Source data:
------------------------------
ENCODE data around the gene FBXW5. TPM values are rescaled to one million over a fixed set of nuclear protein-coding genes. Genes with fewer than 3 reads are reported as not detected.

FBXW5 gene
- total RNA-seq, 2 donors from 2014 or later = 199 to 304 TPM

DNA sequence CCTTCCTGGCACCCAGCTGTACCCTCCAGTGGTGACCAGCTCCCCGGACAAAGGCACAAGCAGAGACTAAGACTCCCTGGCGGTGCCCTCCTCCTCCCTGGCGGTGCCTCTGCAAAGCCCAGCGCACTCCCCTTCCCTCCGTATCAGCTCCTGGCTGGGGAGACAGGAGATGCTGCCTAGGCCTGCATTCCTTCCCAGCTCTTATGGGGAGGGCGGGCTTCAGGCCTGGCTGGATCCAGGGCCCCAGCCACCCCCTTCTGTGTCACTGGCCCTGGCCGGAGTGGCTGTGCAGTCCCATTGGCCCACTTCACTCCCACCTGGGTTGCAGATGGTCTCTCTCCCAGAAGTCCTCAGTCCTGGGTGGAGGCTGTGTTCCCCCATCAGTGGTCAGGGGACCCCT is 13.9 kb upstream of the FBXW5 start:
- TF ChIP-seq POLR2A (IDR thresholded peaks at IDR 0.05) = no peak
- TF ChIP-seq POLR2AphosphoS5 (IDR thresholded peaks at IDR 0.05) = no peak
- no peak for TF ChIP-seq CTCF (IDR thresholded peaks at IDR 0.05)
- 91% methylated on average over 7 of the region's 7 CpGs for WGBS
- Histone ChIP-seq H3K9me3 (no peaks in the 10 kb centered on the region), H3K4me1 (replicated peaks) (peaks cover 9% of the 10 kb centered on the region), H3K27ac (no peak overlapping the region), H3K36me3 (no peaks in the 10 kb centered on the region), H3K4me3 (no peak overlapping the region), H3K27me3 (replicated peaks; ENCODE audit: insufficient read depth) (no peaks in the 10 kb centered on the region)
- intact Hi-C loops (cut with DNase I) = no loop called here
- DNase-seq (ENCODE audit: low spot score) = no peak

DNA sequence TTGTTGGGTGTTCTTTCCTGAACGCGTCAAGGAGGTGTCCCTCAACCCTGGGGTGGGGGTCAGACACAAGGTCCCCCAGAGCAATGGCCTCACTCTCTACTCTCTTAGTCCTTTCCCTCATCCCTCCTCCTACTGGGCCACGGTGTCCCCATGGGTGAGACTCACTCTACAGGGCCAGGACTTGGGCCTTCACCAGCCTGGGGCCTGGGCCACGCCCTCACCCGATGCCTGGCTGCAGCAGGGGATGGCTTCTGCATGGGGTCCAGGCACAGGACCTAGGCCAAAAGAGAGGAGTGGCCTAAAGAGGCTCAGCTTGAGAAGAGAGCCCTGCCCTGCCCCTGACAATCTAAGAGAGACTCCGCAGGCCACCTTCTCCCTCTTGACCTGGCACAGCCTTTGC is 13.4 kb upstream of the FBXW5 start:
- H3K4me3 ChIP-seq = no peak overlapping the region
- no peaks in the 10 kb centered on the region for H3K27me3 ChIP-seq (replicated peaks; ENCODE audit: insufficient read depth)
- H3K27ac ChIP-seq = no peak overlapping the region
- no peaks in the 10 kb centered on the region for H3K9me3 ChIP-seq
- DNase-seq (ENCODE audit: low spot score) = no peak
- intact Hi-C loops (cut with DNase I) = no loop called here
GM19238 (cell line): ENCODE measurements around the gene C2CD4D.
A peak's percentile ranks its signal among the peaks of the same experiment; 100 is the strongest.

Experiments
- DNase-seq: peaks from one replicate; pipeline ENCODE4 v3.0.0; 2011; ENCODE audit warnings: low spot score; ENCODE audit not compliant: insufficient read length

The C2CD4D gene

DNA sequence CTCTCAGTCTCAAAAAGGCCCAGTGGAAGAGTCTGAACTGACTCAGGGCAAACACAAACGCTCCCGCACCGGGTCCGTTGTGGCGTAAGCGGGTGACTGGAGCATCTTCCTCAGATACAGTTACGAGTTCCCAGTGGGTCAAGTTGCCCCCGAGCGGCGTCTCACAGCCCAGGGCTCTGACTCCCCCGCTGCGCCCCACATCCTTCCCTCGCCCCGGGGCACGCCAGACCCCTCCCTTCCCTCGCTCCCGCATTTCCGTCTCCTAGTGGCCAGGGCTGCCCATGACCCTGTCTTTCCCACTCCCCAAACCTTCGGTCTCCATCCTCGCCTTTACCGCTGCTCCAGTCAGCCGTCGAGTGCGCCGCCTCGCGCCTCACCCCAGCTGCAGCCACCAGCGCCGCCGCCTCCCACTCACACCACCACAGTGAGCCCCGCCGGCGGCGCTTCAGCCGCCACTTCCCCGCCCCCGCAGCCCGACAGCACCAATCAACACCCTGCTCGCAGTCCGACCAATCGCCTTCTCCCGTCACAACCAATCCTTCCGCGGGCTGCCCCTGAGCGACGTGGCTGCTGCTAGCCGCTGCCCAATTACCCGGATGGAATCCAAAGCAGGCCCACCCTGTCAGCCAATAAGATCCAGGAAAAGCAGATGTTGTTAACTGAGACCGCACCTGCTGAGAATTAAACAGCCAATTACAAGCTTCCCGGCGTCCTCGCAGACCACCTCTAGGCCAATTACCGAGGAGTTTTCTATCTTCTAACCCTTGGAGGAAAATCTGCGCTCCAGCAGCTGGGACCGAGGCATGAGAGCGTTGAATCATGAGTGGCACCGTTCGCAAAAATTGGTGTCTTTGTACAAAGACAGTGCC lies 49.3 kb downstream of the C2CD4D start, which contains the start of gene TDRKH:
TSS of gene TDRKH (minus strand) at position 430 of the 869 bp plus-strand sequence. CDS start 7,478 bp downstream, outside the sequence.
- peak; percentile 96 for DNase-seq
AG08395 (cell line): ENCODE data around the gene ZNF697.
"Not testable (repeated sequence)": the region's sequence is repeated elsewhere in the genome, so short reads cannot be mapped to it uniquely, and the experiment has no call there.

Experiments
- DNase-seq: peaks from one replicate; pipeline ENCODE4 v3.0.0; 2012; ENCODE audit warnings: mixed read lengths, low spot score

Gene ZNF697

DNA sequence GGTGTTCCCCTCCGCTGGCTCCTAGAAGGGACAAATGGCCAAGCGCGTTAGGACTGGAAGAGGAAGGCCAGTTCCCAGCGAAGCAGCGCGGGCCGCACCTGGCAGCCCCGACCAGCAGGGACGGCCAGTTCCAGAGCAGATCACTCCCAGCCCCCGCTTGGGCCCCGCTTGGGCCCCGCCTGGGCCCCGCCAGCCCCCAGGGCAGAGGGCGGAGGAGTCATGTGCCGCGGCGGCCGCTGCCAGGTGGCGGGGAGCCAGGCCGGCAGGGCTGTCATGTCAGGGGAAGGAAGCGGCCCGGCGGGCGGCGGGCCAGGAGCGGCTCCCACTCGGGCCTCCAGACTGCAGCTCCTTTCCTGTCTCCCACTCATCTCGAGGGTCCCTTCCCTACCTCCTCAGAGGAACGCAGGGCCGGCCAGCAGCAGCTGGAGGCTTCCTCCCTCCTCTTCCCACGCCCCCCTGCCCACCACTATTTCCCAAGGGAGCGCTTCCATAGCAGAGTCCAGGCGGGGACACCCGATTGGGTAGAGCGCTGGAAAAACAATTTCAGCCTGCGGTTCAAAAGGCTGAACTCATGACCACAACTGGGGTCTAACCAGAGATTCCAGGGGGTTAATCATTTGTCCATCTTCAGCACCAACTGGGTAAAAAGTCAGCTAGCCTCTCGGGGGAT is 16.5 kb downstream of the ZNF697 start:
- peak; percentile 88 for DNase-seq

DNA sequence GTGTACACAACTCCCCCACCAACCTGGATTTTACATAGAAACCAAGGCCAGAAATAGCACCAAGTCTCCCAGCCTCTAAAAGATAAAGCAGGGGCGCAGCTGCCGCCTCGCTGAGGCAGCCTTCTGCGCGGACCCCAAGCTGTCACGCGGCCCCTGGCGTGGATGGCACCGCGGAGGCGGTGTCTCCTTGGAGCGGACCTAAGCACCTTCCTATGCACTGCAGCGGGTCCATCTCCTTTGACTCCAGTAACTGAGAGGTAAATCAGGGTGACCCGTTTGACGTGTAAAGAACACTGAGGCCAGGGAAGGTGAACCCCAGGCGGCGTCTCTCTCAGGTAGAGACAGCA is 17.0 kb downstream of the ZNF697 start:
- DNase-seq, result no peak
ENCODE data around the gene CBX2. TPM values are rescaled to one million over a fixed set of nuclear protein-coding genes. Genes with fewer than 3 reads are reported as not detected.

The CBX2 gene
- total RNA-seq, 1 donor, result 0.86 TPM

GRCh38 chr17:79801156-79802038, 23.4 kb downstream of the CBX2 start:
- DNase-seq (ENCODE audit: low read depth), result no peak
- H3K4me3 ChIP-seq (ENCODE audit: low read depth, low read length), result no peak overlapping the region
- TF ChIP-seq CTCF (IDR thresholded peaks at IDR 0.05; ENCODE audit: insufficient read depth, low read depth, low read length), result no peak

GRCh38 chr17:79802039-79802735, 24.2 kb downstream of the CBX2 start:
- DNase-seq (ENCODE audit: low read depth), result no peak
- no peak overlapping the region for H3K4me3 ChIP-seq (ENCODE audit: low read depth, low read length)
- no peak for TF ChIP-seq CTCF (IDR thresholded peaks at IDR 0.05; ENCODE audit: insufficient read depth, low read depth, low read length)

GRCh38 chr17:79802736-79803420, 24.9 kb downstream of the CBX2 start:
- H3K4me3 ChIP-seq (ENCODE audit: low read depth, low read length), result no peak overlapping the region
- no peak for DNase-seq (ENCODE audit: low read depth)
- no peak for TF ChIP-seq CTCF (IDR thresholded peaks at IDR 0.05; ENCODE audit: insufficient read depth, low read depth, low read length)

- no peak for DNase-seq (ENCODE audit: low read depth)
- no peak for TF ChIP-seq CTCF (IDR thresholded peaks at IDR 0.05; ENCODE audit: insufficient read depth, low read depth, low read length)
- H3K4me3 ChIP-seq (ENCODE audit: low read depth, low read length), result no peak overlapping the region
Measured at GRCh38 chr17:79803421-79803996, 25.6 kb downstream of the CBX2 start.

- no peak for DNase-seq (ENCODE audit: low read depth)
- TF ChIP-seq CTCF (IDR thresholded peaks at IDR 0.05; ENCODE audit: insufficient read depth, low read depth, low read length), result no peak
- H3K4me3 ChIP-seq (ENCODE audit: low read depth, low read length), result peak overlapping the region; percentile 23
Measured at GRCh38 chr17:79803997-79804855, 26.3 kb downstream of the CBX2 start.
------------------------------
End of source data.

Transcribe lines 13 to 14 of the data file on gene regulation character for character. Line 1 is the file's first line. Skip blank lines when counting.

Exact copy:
- H3K4me3 ChIP-seq = no peak overlapping the region
- no peaks in the 10 kb centered on the region for H3K27me3 ChIP-seq (replicated peaks; ENCODE audit: insufficient read depth)